Parents' activity doesn't influence teen fitness - especially in girls

While younger children may be more likely to mimic the behaviors of mom and dad – especially where health and fitness habits are concerned – teens aren't likely to follow suit, a new study suggests.

Researchers at the University of Konstanz in Germany found that while teens who have parents at a healthy weight were more likely to be physically fit, having parents that are more active didn't correspond to higher levels of teen fitness.

Parents may not be role models

The study included 1,328 teens who were surveyed about their health behaviors and their families' and tested on bicycles to determine fitness abilities.

Researchers found that having two parents with normal weight predicted better cardiorespiratory fitness in both boys and girls, but having parents who were physically active didn't change teens' fitness behaviors.

The findings may represent the fact that parents with healthy body weights are more likely to have better nutritional habits – and therefore promote a healthier home environment for teens. Yet study author Eliane Peterhans said that the disconnect may have more to do with the fact that teens are at an age when they don't see their parents as role models anymore.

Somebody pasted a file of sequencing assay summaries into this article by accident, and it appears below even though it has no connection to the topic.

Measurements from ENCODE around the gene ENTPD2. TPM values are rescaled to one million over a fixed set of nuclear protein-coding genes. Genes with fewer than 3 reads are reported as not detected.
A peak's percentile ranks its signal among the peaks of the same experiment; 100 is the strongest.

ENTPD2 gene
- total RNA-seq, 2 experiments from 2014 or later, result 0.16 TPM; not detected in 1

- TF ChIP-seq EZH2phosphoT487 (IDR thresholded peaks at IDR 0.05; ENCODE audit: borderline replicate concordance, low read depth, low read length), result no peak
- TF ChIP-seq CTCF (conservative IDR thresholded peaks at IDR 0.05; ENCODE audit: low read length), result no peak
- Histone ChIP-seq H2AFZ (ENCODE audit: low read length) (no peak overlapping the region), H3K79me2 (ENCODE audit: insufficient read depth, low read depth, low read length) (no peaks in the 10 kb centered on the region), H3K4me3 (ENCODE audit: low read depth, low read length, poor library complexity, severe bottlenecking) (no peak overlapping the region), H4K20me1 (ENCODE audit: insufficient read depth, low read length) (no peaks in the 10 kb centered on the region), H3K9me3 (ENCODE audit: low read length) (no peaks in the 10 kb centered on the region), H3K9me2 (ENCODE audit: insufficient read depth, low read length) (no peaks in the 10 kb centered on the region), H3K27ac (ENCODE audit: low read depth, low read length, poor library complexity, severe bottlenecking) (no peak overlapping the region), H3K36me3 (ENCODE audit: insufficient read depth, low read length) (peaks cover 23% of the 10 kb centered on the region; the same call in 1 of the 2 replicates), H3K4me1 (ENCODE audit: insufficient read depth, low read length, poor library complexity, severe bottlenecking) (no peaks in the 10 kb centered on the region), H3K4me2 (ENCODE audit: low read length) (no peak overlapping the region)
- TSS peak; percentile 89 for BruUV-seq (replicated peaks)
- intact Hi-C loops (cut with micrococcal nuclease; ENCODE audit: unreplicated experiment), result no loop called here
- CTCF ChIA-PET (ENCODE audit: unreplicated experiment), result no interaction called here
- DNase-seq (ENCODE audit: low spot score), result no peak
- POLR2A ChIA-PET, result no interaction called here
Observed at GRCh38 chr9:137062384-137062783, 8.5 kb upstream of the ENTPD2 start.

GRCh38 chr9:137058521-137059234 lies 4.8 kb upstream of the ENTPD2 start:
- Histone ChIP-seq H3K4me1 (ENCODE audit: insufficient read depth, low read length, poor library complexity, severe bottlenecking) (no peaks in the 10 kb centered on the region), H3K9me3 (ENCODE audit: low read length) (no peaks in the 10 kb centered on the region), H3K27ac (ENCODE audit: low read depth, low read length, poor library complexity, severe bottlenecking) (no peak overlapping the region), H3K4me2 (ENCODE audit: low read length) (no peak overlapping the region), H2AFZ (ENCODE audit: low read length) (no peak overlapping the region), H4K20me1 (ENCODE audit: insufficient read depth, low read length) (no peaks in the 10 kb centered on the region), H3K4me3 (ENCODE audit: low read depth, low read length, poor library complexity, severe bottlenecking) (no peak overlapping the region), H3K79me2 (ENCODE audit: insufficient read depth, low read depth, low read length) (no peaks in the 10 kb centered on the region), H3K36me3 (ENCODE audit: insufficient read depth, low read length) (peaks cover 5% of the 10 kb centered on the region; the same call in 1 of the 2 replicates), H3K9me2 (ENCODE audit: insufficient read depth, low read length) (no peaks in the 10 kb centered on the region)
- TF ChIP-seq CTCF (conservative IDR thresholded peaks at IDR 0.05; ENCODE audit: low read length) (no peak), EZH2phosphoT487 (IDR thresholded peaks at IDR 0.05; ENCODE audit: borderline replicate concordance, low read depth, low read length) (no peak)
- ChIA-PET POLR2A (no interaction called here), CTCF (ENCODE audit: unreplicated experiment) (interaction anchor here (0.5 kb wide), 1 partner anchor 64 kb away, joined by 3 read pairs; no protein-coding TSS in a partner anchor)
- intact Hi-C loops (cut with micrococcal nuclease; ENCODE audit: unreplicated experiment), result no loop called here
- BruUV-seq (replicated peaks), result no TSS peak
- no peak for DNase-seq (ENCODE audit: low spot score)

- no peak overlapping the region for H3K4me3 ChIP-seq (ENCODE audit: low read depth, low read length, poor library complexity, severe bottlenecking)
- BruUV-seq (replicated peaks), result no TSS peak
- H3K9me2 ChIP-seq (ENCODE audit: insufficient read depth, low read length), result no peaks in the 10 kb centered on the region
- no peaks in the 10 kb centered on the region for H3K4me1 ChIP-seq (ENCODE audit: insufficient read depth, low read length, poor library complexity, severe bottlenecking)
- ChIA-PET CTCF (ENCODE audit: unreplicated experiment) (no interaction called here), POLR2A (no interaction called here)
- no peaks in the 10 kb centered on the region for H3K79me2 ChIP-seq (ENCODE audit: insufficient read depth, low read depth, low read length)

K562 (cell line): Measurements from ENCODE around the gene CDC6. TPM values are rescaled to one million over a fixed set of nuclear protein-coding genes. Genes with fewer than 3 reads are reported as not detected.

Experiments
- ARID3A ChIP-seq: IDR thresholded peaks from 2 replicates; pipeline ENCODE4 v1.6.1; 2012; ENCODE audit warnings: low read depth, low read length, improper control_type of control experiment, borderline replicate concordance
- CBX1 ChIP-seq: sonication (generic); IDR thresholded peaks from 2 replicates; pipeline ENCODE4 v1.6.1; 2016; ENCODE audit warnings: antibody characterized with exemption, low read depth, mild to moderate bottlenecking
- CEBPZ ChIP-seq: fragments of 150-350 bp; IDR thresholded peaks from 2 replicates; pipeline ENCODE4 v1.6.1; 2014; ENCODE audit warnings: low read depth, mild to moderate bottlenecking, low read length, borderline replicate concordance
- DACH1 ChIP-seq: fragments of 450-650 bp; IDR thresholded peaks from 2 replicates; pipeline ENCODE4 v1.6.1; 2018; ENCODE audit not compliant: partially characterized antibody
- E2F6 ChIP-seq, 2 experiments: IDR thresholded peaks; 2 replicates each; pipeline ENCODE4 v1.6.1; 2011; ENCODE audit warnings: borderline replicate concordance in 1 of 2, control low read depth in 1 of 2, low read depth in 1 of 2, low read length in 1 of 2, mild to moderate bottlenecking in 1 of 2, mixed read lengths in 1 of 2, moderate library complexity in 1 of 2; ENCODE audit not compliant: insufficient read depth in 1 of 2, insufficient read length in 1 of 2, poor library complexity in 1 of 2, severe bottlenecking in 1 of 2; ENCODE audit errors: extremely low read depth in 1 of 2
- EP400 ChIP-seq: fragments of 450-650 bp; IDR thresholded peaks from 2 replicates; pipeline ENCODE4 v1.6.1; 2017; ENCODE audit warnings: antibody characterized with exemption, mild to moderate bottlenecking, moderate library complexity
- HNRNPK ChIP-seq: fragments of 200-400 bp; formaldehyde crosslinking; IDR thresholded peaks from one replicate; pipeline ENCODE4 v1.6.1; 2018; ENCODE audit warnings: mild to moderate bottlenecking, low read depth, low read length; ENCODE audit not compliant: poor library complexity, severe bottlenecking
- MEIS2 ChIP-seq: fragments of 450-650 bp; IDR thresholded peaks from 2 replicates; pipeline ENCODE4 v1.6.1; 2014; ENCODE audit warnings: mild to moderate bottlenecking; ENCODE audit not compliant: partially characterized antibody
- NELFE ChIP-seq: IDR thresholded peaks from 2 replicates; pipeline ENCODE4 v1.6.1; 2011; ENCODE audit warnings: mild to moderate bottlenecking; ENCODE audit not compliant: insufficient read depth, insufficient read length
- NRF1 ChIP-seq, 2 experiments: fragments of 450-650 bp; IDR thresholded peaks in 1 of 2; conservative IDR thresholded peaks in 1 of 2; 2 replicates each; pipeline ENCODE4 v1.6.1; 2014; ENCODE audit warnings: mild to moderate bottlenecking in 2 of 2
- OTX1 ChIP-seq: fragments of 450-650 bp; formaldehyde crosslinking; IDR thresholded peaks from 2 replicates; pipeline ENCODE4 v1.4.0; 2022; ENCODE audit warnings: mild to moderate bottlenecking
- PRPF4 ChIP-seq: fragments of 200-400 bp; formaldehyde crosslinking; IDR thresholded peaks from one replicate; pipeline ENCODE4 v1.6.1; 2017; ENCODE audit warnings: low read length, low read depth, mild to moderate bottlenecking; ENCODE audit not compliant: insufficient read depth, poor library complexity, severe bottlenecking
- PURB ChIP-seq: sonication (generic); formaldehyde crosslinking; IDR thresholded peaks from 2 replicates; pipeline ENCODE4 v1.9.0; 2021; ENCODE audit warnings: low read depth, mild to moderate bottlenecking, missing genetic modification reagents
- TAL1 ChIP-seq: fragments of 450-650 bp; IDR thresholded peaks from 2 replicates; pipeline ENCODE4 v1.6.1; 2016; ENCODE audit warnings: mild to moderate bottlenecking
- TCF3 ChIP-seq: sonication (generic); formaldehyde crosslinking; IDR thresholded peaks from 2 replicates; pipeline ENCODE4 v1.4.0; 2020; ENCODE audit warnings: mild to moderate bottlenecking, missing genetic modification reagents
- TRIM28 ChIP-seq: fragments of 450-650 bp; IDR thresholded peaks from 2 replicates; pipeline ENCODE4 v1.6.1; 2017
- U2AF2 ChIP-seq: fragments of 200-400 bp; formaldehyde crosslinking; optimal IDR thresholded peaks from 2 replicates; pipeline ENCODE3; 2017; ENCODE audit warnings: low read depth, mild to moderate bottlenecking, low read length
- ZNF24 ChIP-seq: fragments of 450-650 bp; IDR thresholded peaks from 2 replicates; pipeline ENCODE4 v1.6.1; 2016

Healthy behaviors like riding a bike to school, going to the gym and engaging in leisure time predicted cadiorespiratory fitness for teens, suggesting that having an active social life that involves physical fitness might have a stronger influence on teen fitness than behaviors modeled by parents.

More research on girls needed

While boys and girls were more apt to be physically active if they had a robust peer and social life, the association was weaker for girls. And although boys who spent less than two hours a day on "screen time" in front of the computer or television were more likely to be fit than boys who reported more screen time, using electronics didn't seem to have an effect on girls' fitness.

Since family health behaviors were also more strongly linked to teen boys' fitness than girls', a better understanding of how adolescent females are influenced to either become fit or stay sedentary is necessary, researchers said.

"We need more research in girls, especially," said Peterhans. "For example, maybe peer behavior is a more important influence on girls' cardiorespiratory fitness than boys."

Results of the study are published in the Journal of Adolescent Health.

Source: Center for Advancing Health

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